(Fig.1,d) is significantly closer to the uncorrupted

signal (Fig.1,a) as compared to the result of the pure

wavelet denoising (Fig.1,c). Performance

improvement is similar for other signals as well.

6 CONCLUSION

A method based on parametric Haar-like transforms

for improving wavelet denoising is presented here. It

employs a parametric Haar-like transform that can

be custom designed for each part (window) of the

signal. The simulation results verify the efficiency of

the proposed method. Similar algorithm may be

extended also to image denoising application.

REFERENCES

Donoho, D.L., and Johnstone, I.M., 1994. Ideal Spatial

Adaptation via wavelet shrinkage, Biometrika.

Donoho, D.L., 1995. De-noising by soft thresholding,

IEEE Transactions on Information Theory.

Signal Soft

PHT

soft

Hard PHT

hard

Blocks 4.18 0.96 1.33 0.82

Bumps 4.62 0.94 1.16 0.76

Doppler 2.34 0.65 0.67 0.63

Cusp 0.70 0.18 0.29 0.39

Heavi

Sine

1.09 0.24 0.35 0.41

Signal MSEw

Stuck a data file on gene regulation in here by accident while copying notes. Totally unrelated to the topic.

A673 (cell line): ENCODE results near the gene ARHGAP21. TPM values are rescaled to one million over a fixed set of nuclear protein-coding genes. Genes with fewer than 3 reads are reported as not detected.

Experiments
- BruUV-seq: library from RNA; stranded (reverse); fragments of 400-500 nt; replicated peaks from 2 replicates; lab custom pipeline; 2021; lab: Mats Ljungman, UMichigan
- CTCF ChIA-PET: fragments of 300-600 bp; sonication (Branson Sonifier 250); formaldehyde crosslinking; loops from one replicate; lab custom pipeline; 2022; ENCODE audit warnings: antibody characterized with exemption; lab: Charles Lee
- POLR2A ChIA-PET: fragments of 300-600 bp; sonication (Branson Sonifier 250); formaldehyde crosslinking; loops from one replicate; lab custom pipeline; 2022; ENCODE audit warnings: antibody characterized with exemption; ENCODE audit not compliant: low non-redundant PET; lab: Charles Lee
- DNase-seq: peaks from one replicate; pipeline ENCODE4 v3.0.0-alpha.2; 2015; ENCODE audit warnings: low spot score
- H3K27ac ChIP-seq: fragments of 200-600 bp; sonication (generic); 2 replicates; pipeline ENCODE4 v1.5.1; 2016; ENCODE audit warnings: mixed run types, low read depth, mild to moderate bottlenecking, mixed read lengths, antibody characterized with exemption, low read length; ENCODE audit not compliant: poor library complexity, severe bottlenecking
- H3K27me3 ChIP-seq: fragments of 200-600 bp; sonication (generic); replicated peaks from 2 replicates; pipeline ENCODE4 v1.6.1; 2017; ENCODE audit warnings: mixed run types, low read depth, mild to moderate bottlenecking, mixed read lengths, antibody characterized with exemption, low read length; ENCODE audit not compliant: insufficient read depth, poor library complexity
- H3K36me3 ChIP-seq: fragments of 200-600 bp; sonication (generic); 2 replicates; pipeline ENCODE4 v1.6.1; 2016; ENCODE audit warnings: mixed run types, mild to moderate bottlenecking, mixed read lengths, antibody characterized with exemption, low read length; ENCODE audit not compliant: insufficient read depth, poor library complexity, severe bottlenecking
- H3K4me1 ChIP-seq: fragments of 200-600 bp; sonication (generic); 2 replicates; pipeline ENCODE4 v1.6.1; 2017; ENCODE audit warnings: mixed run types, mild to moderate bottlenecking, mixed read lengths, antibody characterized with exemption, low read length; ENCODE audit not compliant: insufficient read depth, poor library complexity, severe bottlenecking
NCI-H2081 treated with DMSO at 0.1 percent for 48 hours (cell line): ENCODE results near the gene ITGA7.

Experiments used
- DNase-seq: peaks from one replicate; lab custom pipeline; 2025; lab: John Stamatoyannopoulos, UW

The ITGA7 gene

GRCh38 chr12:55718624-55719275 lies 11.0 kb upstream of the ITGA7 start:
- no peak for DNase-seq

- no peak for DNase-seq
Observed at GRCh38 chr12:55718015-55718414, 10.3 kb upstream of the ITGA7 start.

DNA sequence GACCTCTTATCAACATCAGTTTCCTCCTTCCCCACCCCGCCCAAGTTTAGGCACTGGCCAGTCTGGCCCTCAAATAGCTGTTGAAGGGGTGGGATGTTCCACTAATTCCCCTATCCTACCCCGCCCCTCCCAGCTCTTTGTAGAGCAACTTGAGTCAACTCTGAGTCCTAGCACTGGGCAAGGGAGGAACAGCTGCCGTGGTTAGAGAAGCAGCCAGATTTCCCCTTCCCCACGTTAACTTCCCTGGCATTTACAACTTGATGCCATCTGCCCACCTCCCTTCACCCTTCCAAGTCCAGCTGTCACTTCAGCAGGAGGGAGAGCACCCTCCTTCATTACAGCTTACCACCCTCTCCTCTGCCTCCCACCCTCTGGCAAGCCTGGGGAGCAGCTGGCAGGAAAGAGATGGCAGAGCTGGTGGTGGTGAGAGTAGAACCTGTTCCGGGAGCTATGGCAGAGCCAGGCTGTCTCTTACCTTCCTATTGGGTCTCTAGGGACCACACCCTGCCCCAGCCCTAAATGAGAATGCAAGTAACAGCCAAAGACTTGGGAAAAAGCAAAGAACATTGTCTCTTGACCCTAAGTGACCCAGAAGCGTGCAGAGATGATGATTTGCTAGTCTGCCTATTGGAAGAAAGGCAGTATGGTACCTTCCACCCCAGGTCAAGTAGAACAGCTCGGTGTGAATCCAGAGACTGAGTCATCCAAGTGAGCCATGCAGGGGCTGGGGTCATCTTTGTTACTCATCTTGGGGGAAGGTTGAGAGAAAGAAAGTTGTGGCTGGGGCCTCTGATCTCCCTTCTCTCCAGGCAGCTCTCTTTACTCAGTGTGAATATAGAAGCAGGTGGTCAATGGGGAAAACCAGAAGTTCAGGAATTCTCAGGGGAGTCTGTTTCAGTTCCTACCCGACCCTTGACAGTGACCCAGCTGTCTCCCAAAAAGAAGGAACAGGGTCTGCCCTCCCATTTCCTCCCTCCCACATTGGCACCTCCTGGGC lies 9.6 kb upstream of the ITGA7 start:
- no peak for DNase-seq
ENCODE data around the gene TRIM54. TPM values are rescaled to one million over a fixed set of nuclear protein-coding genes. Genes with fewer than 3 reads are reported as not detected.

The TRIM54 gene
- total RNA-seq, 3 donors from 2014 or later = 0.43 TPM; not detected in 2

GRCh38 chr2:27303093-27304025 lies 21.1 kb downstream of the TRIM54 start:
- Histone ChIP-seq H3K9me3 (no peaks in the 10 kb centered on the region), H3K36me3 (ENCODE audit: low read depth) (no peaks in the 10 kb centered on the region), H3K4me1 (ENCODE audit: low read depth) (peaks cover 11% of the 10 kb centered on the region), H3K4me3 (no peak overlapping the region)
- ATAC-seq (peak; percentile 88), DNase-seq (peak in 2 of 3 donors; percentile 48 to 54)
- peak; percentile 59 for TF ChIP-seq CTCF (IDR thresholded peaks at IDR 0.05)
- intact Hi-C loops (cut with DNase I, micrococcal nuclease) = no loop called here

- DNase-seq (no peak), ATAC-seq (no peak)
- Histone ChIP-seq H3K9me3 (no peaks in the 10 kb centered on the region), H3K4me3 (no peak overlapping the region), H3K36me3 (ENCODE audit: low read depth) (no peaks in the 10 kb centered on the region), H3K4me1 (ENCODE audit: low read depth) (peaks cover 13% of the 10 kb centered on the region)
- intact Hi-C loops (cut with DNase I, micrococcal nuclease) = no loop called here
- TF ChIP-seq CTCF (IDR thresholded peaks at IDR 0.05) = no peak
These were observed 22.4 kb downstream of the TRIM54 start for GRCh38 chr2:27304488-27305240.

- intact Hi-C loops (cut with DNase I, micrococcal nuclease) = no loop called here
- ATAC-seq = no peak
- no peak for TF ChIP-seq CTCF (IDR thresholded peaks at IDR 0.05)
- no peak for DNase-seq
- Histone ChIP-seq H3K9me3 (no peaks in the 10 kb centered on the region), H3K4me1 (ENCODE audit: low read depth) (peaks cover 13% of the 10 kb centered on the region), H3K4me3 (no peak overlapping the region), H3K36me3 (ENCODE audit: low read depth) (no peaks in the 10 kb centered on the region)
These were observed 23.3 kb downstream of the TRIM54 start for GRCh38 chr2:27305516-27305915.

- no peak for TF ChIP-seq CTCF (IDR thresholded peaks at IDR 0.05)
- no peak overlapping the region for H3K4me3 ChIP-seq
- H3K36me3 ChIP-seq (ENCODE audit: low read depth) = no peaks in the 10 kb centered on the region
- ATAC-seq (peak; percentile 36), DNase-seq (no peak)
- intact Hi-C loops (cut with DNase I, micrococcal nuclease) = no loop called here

MSEw

p

λ

w

λ

wp

Blocks 0.84 0.57 0.9 6

Bumps 0.81 0.47 0.7 5

Doppler 0.63 0.48 1.3 3

Cusp 0.50 0.19 2.7 7

Heavi

Sine

0.88 0.29 3 3

SIGMAP 2006 - INTERNATIONAL CONFERENCE ON SIGNAL PROCESSING AND MULTIMEDIA

APPLICATIONS

138

Chang, S.G., Yu,B., Vetterli, M., 2000. Adaptive wavelet

thresholding for image denoising and compression,

IEEE Transactions on Image Proccessing.

Yoon, B.-J., Vaidyajnathan, P.P., 2004. Wavelet-based

de-noising by customized thresholding. In ICASSP’04.

Proc.29th IEEE International Conference on

Acoustics, Speech, and Signal Processing.

Gao, H.-Y., 1996. WaveShrink with firm shrinkage,

Technical Report 39, StatSci Division of MathSoft,

Inc.

Gao, H.-Y., 1998. Wavelet Shrinkage de-noising using the

nonnegative garrote, Journal on

Comput.Graph.Statist.

K.Egiazarian, M Helsingius, and J.Astola, 1999. Removal

of Blocking Artifacts using Transform Domain

Denoising, In ISCAS’99.